And best of all, most offer housekeeping, babysitting, and cooks so you don’t need to clean up and take care of the kids constantly. Many villa companies will arrange for classes in the home, so you can take language lessons, learn to make pizza or paella, or even wine tasting and dance the flamenco! Tip: I recommend getting a villa with a pool for the kids and scheduling an outing or tour every other day. That gives the children enough “down time” so they don’t stage a revolt when you tell them they are going to see the Vatican or the Sagrada Familia Church in Barcelona.

XG: In your film and TV acting career, what have been your top 3 favorite roles – and why?

LB: Roberta Price in The Last Ship. I had the feeling she was the type of woman who could neuter a stallion and then fly to the White House to entertain a foreign dignitary. And I loved what the costumers did with her outfits. I always wore these amazing brooches! And she is so comfortable with herself and being in a man’s world. She was described in the show as being “the meanest and the smartest” of the regional leaders. I was very proud of that.

I also loved my role, Candace Dayton, in David Lynch’s movie Lost Highway. First of all, David is a dream to work with, loves actors, and trusts them completely. To prepare for that part, I hung out at bars where the Harley crowd rode their motorcycles and studied how the women looked. They never showed in the movie, but I had the most insane nail art. It was such a different role for me, and I enjoyed every minute.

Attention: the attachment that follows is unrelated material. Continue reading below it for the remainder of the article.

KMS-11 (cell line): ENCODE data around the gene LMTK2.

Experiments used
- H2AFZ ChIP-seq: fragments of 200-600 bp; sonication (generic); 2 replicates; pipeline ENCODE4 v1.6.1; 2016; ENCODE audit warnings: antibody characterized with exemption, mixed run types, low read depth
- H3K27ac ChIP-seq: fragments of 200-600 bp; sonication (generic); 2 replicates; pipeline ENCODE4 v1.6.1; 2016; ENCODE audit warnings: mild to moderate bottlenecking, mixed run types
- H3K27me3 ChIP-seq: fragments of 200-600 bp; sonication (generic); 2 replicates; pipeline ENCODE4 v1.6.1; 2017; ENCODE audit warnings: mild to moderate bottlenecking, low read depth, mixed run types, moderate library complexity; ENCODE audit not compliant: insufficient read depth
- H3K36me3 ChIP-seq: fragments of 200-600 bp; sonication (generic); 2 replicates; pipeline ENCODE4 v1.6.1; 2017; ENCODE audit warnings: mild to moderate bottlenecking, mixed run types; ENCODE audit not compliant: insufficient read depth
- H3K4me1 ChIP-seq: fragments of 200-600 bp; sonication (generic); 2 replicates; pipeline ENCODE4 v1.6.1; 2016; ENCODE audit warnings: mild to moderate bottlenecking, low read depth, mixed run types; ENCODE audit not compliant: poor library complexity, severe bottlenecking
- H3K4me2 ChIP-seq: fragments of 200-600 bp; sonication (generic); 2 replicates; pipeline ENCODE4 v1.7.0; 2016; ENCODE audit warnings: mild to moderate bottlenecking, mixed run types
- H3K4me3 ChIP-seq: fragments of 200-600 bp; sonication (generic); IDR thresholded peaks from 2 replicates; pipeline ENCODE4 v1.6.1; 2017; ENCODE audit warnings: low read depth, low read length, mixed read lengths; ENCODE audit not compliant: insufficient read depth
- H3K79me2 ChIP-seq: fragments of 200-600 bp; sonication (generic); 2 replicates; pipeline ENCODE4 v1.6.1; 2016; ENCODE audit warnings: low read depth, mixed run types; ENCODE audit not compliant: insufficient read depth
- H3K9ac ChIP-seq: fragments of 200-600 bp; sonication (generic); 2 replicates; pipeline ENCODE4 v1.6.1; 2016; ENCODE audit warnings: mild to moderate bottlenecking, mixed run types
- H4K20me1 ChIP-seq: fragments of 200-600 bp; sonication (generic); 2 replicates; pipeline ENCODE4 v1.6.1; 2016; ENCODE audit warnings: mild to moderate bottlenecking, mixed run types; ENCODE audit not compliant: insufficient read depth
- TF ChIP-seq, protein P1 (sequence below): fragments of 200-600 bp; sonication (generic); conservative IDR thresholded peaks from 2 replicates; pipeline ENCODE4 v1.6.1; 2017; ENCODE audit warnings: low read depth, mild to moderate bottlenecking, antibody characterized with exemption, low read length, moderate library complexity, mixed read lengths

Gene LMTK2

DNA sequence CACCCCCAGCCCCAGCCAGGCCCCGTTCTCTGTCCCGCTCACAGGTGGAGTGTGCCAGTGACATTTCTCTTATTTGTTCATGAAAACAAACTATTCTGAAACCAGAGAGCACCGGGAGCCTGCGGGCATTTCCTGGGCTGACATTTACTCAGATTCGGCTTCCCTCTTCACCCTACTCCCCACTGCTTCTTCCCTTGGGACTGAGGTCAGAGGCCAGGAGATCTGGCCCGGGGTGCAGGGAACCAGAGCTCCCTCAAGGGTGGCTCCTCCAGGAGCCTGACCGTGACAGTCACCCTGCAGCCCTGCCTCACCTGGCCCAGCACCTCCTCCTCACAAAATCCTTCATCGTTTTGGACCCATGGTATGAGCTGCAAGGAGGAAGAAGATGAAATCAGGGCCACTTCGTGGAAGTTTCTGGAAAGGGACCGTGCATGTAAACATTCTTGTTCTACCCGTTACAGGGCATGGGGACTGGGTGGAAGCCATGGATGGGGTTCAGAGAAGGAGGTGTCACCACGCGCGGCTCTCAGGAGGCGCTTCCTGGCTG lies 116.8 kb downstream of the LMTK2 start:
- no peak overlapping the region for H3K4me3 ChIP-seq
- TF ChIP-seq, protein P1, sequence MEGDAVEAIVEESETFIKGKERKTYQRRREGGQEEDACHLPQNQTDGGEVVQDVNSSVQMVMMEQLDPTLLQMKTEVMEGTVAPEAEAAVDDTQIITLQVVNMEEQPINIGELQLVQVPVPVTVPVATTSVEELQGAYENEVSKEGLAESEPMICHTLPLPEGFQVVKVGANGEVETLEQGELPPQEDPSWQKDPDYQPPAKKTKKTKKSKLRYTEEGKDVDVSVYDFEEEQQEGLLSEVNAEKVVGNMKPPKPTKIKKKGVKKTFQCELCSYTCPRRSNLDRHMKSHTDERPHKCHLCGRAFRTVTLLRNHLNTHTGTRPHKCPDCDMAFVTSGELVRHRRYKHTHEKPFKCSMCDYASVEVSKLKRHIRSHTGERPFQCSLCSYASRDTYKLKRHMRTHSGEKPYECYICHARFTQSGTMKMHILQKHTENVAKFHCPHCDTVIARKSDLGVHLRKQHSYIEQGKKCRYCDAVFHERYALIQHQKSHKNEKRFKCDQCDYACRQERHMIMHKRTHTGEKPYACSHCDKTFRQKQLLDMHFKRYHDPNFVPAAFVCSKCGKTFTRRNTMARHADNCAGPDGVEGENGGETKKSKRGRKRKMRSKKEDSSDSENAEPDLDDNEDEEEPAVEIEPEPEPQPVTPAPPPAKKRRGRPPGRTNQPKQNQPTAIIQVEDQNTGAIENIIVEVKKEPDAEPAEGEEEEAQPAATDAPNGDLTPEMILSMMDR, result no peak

Matinee, a film directed by Joe Dante, was fascinating to prepare for. I played a character named Rhonda who was very much at odds with the early 60’s establishment. It was a small part, but so much fun to research—I kind of modeled her after Joan Baez, with long straight hair and a leather tie for my ponytail. I read all of the historical and political articles I could find on the Beat movement during that time period. Plus I worked with such amazing actors: Bob Picardo, David Clennon, John Sayles, Cathy Moriarty, and John Goodman.

The Last Ship is currently airing its third season, Sunday nights at 9:00PM on TNT. To contact Lucy Butler’s Where On Earth: http://www.whereonearthtravel.com